“The primary barrier to making that call was fear of entanglement with the criminal justice system,” Parkinson said. “It was fear of the police that was preventing people from making that lifesaving call.”

Good Samaritan Law

The council launched a new awareness campaign Thursday to educate people about the new federal Good Samaritan Drug Overdose Act, which became law in May.

In May, Minister of Public Safety and Emergency Preparedness Ralph Goodale‌ said the act “provide[s] immunity from simple possession charges for those who call 911 in the case of an overdose.

“This law ensures that you can call for help when someone is having a drug overdose and stay to provide them support until emergency responders arrive with guaranteed immunity from certain charges related to simple possession of illegal drugs.”

The act was a private member’s bill that passed quickly with little fanfare or publicity.

“A private member’s bill in Canada can’t have resources attached to it. So you can’t include a budget, for example, for promotion. So we knew this would be a gap,” Parkinson said.

That’s why they, in partnership with the Canadian HIV/AIDS Legal Network and the Law Foundation of Ontario, created a fact sheet and wallet card that explains the law in plain and simple terms.

wallet card overdose good Samaritan FRONT
wallet card overdose good Samaritan BACK

The fact sheet and wallet cards can be printed out from the Crime Prevention Council’s website, and the Law Society of Ontario is funding the production of 50,000 of the wallet cards, which can be ordered through the Canadian HIV/AIDS Legal Network.

“Whether you’re working in enforcement, someone who is using drugs, someone in service provision. This really clarifies what the law does and does not do,” Parkinson said.

According to the act, it provides protection from:

  • Possession charges for controlled substances.
  • Breach of pre-trial, probation, conditional sentences or parole provisions.

But the act does not provide protection from what the federal government considers “more serious offences” including:

  • Outstanding warrants.
  • Production and trafficking controlled substances.

The fact sheet and wallet cards can be printed out from the Crime Prevention Council’s website. The Law Society of Ontario is funding the production of 50,000 of the wallet cards, which can be ordered through the Canadian HIV/AIDS Legal Network website.

Author: Jackie Sharkey


British man barred from becoming airline pilot because he’s HIV-positive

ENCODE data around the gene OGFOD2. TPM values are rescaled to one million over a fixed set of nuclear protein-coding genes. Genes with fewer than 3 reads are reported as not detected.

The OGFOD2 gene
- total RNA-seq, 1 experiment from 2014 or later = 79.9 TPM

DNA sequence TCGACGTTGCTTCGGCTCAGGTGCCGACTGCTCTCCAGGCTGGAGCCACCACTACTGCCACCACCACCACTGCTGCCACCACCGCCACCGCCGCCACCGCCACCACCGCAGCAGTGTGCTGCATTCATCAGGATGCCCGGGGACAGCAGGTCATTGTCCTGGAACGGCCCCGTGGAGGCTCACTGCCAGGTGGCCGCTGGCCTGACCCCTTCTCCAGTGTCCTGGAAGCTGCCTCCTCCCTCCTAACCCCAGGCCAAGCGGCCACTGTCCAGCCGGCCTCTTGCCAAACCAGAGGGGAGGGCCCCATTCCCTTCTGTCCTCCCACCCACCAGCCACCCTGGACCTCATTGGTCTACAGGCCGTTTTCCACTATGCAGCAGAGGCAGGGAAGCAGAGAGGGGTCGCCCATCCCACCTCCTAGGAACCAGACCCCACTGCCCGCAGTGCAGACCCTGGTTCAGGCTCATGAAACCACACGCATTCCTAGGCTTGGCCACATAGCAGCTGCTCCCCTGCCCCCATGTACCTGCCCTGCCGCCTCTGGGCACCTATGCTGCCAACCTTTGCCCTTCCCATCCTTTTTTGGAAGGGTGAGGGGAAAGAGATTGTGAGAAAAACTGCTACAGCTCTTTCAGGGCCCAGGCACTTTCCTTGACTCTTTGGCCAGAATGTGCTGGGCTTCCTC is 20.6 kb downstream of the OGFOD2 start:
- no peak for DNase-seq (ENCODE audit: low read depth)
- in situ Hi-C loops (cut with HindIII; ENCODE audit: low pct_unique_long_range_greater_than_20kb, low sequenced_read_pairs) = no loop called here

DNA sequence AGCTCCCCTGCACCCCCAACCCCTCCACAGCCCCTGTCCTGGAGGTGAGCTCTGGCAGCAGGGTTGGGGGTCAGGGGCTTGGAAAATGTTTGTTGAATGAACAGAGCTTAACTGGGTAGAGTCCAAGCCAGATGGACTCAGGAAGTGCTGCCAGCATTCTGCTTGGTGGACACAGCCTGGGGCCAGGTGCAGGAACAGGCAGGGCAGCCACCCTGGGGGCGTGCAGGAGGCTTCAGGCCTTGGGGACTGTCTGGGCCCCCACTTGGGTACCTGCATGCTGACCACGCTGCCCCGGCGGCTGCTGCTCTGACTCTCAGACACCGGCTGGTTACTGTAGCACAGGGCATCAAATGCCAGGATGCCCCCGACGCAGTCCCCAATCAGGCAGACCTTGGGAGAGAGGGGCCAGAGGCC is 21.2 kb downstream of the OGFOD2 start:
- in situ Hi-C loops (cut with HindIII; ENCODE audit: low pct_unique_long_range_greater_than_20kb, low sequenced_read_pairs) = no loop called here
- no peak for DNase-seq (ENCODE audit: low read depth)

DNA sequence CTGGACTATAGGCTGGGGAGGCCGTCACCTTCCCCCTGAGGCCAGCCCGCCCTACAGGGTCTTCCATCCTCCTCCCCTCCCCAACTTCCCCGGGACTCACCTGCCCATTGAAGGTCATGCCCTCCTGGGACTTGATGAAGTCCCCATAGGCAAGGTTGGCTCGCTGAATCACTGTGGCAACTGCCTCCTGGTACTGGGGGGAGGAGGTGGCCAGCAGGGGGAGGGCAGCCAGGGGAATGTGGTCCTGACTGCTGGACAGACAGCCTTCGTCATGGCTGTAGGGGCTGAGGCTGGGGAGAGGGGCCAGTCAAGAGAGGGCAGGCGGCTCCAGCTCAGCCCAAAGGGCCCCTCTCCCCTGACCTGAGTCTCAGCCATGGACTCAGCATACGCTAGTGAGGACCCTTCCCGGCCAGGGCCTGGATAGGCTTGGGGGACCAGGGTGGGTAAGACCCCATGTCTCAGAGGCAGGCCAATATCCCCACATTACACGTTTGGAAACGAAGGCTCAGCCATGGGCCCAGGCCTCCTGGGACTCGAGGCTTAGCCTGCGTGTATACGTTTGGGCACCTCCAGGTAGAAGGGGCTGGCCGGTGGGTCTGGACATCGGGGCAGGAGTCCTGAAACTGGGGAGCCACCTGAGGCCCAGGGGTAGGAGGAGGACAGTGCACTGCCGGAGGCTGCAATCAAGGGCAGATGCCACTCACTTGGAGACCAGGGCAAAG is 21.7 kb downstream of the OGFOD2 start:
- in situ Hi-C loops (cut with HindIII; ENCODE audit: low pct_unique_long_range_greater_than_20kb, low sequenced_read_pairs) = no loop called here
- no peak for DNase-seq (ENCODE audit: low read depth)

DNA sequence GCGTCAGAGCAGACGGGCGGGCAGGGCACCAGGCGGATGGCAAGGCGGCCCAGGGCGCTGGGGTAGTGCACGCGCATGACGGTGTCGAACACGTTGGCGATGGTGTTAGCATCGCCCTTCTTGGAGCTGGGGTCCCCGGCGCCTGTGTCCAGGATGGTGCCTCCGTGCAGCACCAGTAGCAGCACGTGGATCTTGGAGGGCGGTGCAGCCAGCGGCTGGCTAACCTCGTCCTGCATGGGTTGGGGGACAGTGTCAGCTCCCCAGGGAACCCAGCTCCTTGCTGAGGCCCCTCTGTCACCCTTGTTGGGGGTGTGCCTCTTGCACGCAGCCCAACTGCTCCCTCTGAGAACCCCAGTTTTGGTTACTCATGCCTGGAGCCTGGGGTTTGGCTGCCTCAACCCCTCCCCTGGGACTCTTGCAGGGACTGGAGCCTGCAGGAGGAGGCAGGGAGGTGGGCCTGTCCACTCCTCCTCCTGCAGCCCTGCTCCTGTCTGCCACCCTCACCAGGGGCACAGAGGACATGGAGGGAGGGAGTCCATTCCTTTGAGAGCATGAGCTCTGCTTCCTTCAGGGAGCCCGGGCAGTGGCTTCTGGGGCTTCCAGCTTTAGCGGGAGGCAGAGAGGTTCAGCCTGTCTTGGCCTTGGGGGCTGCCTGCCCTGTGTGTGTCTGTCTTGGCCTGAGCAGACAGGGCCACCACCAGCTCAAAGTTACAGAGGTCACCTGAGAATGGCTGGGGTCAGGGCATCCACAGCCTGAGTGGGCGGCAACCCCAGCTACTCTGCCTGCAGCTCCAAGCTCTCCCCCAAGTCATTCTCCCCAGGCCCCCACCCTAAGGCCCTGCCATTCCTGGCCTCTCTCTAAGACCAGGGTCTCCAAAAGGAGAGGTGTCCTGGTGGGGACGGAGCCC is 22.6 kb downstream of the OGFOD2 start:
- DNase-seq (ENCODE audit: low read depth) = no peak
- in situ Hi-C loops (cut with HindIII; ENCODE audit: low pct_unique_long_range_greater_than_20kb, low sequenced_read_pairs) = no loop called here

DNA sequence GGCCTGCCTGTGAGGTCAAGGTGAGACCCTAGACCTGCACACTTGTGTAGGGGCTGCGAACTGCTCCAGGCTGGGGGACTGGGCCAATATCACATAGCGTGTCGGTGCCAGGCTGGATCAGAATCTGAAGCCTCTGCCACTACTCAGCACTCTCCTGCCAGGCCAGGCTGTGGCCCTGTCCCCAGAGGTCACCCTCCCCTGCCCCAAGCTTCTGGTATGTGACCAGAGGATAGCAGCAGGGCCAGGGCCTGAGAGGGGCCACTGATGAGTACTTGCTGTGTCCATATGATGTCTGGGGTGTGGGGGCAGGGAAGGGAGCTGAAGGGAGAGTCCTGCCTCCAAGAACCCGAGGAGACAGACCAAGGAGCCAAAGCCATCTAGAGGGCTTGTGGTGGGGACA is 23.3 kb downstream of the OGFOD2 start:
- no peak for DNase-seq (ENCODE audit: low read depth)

According to Buzzfeed News, the man has been prevented from fulfilling his ‘boyhood dream’ by the Civil Aviation Authority because of his HIV status. As a result of the CAA’s decision the man, referred to only as Anthony, is unable to take up an offer from EasyJet to join its pilot training scheme – despite saving up for years to pay for the training. ‘It has had a fundamental impact,’ he told Buzzfeed. ‘It means the one career choice I want to make and want to do, I’m being told no, and the cause of that is because I’m HIV-positive. ‘It has destroyed a boyhood dream for me. It makes it difficult to accept the [HIV] diagnosis, because you want to believe there are no restrictions to you, but actually there are.’ He had been accepted onto the EasyJet pilot training scheme. HIV-positive people are allowed to apply for a commercial pilot’s licence in the Netherlands, Australia, Canada and New Zealand. Man’s ear bitten on train because his friend was talking too loudly on the phone However, the CAA claims it is following European rules set by the European Aviation Safety Agency (EASA) – although current pilots who become HIV-positive are able to continue flying. One of the scientists behind the research upon which the policy is based has also called the authorities’ interpretation of the evidence ‘simplistic’ and ‘naive’, while Anthony says the research is now ‘outdated’. Anthony is now being supported by his MP, Patrick Grady, and two leading HIV charities. HIV treatment has changed dramatically over the last 30 years Lilian Greenwood, the chair of the transport select committee, has also written to Transport Secretary Chris Grayling calling for an investigation. Grayling is yet to reply. Kat Smithson, director of policy and campaigns at National AIDS Trust, told Buzzfeed: ‘There have been enormous developments in HIV treatment and in our knowledge about how HIV affects the body over recent years. Rapist tried to burn down victim’s home after she gave evidence against him ‘It is imperative that these developments are reflected in policy to avoid unnecessary and discriminatory barriers to equality for people living with HIV. We urge the CAA to review their policy and ensure that it reflects current medical evidence and advice.’ Dr. Michael Brady, Medical Director at HIV charity Terrence Higgins Trust, told ‘We’re appalled at the decision made by the CAA in this case, which totally goes against the Equality Act 2010 and reinforces the already damaging stigma that faces people living with HIV in the UK. ‘There is no reason someone living with HIV should not be able to fly a plane, and we hope to see this decision overturned as soon as possible.’ MORE: UK Problems at Waterloo cause travel chaos for fourth day in a row Prank caller convinced elderly couple he was their son confessing murder People ‘wanting flexible hours and career breaks’ are killing the NHS George Valiotis, CEO of HIV Scotland, said: ‘Modern-day policies enable people living with HIV to maintain jobs such as doctors, nurses, or even if they are an existing pilot. CAA’s policy not allowing new pilots living with HIV to obtain a licence is discriminatory. ‘As HIV is a protected characteristic under the Equality Act, this discrimination by the CAA is a serious violation of that law. The CAA has to ensure that their policies take into account the correct, up-to-date medical evidence, and it is clear they have failed in this duty. ‘If they won’t take immediate action to remedy this, then they must join us around the table, with medical experts, to review their policy.’